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Aids Essay

3118 words - 13 pages

- -Acquired Immunodeficiency SyndromeBySociology 45November 1994AIDSAcquired Immune Deficiency Syndrome - AIDS - has stimulated more interest in history than any other disease of modern times. Since the epidemic was first identified in 1981, scientists, physicians, public officials, and journalists have frequently raised historical questions. Most often these questions have been about contemporary social and epidemiological history: Why did the disease emerge when and where it did? How has it spread among members of particular groups?What does the history of medical science and public health in this century suggest about our ability to control the epidemic and eventually to cure the ...view middle of the document...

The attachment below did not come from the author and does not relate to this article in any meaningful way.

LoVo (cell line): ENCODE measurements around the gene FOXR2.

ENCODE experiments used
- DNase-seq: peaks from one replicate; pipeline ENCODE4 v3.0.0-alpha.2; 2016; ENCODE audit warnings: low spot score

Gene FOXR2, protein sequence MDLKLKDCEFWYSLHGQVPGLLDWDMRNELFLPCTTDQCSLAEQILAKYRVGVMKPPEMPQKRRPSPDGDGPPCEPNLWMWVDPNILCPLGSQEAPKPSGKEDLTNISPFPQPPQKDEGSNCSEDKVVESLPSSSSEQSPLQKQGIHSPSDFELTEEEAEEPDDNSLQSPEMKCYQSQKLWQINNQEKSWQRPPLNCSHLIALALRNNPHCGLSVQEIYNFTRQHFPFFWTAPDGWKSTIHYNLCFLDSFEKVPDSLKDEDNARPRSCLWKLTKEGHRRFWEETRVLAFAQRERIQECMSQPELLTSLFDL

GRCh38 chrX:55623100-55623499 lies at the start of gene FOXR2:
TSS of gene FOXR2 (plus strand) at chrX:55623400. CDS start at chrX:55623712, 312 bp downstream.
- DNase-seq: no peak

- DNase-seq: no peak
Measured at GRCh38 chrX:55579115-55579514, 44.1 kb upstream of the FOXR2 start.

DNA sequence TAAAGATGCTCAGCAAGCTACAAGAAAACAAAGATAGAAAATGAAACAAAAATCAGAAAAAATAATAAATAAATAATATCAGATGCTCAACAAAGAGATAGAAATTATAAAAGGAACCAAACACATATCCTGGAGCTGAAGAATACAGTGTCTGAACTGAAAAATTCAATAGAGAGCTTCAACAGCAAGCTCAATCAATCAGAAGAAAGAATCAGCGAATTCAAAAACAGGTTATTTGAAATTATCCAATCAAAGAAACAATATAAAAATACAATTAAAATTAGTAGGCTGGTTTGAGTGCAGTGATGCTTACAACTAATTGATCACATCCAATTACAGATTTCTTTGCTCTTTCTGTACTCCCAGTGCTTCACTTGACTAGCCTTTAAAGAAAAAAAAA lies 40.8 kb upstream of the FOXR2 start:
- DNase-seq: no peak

The dynamic relationship between the biosocial environment and human - an 'ecology' of disease - helps explain the appearance, spread, and departure of specific health problems.PlagueThe first's case study is the final outbreak of bubonic plague among the inhabitants of Rome, which occurred in 1656. For a variety of political reasons - not least the vanity of the reigning pope - this episode was well-documented. The epidemic was fought with measures developed during the Renaissance, refined over nearly two centuries of organized responses to plague in the cities of northern Italy. These measures were widely adopted elsewhere in Europe and in theensuing centuries became the prototype for public health regulations regarding other disease, notable yellow fever and cholera.Although contemporary observers had detected a gradual decrease in the frequency and intensity of plague epidemics in Eastern Europe, authorities of the Papal States, which included Rome, were nevertheless carefully monitoring the health situation in the Mediterranean. This watch focused especially on the movement of potentially infected ships and their supposed lethal cargoes. One may ask why the plague was retreating in the face of growing urbanization and increases commercial contacts among nations. Was public health policy on epidemics gradually bearing fruit? Probably not. The quarantine system simple stemmed the flow of goods, humans, and ships, only indirectly hampering the movement of the real culprits, namely, infected rodents and the fleas. In fact, the regular recurrence of plague epidemics after 1349 owed more to contacts between urban rodents and their increasingly plague ridden cousins in the countryside than to the movement of ships with human victims, plague remained foremost a disease of rodents.Stalking the VirusFrom the very beginning, suspicion fell on cytomegalovirus (CMV). Early in the AIDS epidemic, some sing s of a possible relationship between this pathogen and Kaposi's sarcoma had been identified. Almost all the originalpatients had elevated titers of antibodies against this virus, and CMV itself had been found in their urine, blood, and even pulmonary tissue. Yet CMV infection had been recognized for years prior to the new epidemic and had been found in many individuals with none of the manifestation of the immune deficiency syndromes.What is a VirusThe term 'virus' in Latin means 'juice,' 'humor,' or more commonly 'poison,' was used in the nineteenth century to described any substance capable of multiplying within an organism and making it stick. It was applied indiscriminately to all pathogens.In 1891 Dmitri I. Ivanoski, a Russian botanist, was able to demonstrate that a pathogen could indeed be 'inframicroscopic.' He passed liquid, containing infected material derived from a plant disease with tobacco mosaic, through a porcelain filter and demonstrated that it did not lose its virulence. Before the term 'virus' was applied exclusively to this category...

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